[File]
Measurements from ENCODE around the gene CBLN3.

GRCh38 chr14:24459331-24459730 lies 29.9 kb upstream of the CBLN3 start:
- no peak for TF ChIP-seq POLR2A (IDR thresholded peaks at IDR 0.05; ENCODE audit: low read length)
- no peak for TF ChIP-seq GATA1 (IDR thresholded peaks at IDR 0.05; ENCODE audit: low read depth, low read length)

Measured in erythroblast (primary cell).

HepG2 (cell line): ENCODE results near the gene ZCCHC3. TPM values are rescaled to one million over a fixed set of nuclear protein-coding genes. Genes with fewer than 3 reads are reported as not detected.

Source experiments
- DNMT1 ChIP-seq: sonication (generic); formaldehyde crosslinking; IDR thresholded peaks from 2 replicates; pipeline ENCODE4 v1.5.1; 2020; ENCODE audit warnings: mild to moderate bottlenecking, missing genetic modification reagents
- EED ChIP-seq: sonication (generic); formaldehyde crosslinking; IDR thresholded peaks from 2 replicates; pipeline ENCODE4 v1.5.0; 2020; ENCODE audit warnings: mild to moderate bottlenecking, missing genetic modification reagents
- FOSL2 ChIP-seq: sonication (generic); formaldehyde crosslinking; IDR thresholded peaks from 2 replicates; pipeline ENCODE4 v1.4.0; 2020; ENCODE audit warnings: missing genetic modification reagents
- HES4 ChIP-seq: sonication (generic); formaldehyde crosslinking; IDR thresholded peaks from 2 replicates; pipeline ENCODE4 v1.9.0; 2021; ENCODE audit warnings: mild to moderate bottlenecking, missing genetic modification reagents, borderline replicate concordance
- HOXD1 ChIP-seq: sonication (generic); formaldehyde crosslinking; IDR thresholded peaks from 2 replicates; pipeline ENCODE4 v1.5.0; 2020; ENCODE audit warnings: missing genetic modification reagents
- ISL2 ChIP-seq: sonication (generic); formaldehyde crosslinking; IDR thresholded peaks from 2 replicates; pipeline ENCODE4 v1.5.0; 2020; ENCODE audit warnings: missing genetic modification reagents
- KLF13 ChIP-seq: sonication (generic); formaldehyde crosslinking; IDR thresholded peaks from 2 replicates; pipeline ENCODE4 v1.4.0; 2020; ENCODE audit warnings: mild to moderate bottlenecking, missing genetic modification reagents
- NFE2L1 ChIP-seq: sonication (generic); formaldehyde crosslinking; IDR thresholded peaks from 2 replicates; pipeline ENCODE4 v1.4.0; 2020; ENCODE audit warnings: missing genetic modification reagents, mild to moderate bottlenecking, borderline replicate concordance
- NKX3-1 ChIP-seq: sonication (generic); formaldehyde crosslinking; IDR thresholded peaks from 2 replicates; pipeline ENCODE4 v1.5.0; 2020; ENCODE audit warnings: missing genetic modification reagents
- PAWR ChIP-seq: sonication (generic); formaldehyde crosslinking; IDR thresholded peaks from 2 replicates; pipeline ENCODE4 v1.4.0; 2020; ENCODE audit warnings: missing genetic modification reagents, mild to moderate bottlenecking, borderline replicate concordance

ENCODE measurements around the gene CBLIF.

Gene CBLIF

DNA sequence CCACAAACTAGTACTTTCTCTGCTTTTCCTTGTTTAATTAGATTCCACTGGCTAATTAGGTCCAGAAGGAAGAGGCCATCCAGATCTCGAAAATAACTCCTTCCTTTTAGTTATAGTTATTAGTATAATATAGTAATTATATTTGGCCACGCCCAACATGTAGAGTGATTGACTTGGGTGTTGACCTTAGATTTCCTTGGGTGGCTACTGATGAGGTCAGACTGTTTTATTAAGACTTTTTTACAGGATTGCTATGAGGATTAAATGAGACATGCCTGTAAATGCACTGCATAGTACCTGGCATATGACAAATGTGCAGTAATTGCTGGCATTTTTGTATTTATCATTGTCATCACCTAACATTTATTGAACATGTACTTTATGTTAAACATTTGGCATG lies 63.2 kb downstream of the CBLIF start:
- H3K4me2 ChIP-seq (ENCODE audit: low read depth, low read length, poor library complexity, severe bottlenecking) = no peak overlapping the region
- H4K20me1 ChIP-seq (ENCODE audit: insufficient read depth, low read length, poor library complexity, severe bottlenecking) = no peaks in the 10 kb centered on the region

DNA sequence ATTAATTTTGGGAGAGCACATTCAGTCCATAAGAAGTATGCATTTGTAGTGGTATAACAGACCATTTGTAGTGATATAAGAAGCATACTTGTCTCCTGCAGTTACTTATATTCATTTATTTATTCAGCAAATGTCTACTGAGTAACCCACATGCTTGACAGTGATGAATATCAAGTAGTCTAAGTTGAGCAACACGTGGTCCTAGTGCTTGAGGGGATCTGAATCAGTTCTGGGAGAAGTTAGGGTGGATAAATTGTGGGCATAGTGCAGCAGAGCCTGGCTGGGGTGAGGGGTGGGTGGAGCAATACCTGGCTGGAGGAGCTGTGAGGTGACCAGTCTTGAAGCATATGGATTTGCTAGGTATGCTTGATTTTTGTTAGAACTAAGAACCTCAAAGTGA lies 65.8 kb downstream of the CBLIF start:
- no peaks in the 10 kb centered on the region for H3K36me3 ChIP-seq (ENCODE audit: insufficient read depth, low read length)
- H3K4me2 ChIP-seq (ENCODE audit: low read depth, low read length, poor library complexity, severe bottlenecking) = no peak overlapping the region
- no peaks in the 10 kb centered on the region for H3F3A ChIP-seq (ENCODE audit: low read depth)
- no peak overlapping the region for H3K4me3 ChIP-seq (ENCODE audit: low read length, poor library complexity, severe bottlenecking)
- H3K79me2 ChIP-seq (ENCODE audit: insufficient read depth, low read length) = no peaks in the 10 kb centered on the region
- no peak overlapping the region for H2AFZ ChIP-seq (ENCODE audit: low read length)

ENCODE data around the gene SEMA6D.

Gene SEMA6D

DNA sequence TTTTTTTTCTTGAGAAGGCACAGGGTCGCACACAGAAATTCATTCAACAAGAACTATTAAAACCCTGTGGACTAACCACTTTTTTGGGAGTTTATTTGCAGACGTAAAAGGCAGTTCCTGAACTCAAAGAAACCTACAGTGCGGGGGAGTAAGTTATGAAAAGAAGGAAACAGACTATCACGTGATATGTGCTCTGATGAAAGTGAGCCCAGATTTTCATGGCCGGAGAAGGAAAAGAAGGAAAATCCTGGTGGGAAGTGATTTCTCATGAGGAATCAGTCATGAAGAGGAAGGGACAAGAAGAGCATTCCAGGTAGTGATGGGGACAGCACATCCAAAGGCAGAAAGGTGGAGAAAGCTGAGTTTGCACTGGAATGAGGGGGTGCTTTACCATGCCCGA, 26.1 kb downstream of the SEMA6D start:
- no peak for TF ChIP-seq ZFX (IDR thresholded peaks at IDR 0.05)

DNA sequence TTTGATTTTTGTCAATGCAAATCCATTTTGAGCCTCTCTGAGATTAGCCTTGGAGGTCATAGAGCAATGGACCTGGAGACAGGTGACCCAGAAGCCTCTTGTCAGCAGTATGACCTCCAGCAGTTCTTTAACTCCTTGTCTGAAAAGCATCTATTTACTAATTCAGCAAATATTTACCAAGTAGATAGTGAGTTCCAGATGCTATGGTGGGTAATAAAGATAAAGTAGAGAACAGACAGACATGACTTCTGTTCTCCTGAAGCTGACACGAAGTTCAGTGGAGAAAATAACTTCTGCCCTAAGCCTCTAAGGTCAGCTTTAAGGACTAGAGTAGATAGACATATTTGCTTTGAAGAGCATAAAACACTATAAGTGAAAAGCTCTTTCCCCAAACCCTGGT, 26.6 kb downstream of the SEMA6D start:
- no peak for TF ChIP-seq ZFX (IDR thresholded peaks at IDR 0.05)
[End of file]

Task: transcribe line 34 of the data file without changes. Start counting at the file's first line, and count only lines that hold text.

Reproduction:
DNA sequence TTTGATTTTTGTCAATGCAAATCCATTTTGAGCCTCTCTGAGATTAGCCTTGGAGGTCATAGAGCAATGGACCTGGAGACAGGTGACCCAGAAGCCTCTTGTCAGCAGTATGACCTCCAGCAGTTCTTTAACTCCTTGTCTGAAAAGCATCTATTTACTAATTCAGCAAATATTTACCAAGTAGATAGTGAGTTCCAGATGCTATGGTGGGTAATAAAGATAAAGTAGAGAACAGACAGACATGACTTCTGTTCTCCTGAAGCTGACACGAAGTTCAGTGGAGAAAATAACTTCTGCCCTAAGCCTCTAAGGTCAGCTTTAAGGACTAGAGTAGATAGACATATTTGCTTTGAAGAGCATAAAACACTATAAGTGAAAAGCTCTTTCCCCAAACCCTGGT, 26.6 kb downstream of the SEMA6D start: